RIPE24 DNS-WG proposed agenda
Geert Jan de Groot GeertJan.deGroot at ripe.net
Thu Apr 18 23:55:48 CEST 1996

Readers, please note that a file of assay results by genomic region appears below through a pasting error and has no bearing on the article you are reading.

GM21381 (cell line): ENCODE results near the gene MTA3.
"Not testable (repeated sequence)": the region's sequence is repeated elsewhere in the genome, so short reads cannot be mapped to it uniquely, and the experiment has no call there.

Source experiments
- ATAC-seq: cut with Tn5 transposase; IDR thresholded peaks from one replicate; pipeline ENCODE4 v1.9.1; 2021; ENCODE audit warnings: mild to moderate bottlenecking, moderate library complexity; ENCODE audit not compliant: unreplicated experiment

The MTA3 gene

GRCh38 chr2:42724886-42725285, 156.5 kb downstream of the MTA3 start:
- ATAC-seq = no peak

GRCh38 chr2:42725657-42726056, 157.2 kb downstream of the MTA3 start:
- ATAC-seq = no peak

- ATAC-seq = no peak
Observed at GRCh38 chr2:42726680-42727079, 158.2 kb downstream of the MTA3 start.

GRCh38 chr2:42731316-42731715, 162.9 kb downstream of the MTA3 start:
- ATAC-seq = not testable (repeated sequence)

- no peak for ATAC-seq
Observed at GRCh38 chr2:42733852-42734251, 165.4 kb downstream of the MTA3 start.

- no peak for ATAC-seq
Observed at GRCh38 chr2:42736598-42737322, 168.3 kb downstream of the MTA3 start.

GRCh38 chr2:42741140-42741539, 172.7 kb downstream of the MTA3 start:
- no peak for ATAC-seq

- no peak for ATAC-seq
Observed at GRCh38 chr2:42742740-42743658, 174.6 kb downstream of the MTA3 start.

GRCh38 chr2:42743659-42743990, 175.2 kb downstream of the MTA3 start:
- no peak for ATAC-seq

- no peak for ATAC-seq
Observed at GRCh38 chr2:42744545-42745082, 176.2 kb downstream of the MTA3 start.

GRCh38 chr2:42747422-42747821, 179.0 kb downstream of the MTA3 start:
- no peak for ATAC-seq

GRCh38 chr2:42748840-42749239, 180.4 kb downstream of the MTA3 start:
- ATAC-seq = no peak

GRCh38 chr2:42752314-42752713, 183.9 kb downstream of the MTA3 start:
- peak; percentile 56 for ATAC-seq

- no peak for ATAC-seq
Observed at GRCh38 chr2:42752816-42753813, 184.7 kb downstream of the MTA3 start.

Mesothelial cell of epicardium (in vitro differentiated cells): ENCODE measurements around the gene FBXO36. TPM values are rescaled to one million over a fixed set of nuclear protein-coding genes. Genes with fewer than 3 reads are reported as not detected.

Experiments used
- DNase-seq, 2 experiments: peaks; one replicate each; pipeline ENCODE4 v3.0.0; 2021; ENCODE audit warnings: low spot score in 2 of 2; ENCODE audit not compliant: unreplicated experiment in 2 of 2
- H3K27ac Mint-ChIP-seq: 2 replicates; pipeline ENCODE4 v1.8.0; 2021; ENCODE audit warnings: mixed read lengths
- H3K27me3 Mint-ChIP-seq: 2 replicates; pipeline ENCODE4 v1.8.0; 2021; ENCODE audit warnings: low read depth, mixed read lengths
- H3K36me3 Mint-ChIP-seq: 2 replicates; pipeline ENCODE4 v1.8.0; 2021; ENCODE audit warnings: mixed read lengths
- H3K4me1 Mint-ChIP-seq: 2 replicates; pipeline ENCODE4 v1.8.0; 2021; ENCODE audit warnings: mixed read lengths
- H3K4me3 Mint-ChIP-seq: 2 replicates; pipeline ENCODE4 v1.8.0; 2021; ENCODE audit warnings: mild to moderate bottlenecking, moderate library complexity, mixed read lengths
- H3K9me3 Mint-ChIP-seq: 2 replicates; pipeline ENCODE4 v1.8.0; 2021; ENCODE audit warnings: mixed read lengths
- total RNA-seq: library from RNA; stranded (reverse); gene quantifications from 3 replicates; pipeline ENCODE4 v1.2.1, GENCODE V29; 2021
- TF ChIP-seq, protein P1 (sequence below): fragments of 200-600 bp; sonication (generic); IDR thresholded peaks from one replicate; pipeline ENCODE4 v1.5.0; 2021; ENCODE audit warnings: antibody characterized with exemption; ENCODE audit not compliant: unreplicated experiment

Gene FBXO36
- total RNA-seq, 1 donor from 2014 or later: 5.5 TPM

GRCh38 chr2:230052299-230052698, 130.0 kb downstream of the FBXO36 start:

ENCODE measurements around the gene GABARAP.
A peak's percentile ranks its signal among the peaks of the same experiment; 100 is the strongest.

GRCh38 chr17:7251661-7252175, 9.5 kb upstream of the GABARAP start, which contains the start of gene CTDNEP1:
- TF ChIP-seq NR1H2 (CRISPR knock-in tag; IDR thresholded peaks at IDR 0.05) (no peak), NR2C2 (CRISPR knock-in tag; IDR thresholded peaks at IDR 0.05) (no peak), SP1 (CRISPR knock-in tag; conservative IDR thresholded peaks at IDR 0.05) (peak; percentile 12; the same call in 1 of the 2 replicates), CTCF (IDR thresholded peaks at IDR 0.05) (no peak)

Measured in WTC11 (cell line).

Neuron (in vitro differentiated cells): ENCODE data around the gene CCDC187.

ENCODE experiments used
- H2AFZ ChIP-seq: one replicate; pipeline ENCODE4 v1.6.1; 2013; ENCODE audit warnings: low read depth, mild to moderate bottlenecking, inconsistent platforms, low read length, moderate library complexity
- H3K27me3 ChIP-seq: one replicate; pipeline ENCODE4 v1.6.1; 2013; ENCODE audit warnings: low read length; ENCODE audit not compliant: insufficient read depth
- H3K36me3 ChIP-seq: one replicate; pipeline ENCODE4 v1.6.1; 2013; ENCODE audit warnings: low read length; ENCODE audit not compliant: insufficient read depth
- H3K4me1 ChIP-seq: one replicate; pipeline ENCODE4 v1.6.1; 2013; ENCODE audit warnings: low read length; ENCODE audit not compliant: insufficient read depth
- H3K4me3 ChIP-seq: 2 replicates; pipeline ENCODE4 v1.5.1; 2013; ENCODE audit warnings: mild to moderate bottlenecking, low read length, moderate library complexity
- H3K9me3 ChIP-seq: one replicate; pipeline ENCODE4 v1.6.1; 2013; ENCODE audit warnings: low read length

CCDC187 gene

On Thu, 18 Apr 96 16:50:34 MET DST Antonio_Blasco Bonito wrote: > - *contribute* to improve the agenda I'd like to have another topic discussed: DNS and UDP checksumming. I brought this up several weeks ago but got only one response (thanks Francis, though I don't agree with you on this ;-) Rationale: We all encounter an increasing amount of junk data in the various DNS caches, where the data usually just has one bit flipped. Presumably this is caused by spikes on serial lines which run without checksumming on the serial protocol itself. As checksums with UDP are not mandatory, some workstation manufacturers ship operating system code with UDP checksumming disabled. This means that data from/to such server can be corrupted, and this will remain undetected. (for those that don't know, UDP checksums are one-complement checksums; hence there are 2 values for 'zero', one of which is used to flag that no checksum has been calculated. Hence, a receiver can see per-packet if the UDP checksum was calculated and can be verified) Looking though various sources, I found 3 classes of machines. One can usually switch between two of these 3 categories with a kernel flag. 1. Some machines send UDP checksums and check for them as well Fortunately this is the common case, and it is as things should be. 2. Some machines don't send UDP checksums, but will verify if a packet with UDP checksum arrives. 3. Some machines neither generate nor check checksums. This are mostly SUNs running 'classic solaris' (SunOS) and this behaviour can be switched to 1. by a simple patch. I also found that it is usually quite hard for an application to find out if a packet that arrives on a UDP socket did have a checksum or not. There are a couple of approaches: - Leaving things as-is Obviously I don't think this is desirable, otherwise I wouldn't bring it up ;-) - Sending warding messages On the FR-NIC FTP server there is a small program to test if UDP checksumming is enabled on a host. This is done by sending UDP packets with a bad checksum to said host; if it responds, then it doesn't check checksums. I have looked into this approach, but I don't think it scales itself to a large scale warning mechanism. I think this method isn't reliable to test this problem, although it certainly helps - Ignoring UDP packets without checksum. RFC1122 or 1123 (can't tell now - don't have RFC repository on my laptop) has some lines in there that suggest that it is allowable for an application to ignore UDP requests without checksum. This is hard to switch on BSD-derived machines, but a kernel patch to ignore all non-checksum UDP packets is simple. If a number of well-known servers would do this, and this mechanism would be known (hence bringing it up on in the WG), then there would be a good incentive for people to fix their boxes (a little bit like the requirement to have in-addr delegation for access to certain FTP archives). While I realize that the last approach is more disruptive, I think that this is the correct approach. My proposal: - Make a short document describing the problem, with workarounds for common platforms (I can only think of SunOS having a bad default) - Setting a flag date - From that date, allowing people to change their servers to reject packets without UDP checksum. So far, I have had one response on this, suggesting that approach two (testing and warning) should be used instead. I don't think this is feasible now, and it certainly has scaling problems, so I'd rather have the RIPE community reach consensus that the last approach is acceptable and can be implemented.. Geert Jan PS: sorry to be long-winded on this, but as I won't be able to attend the Berlin meeting, I won't be able to give a presentation on this. I hope that this message is enough to discuss the matter..
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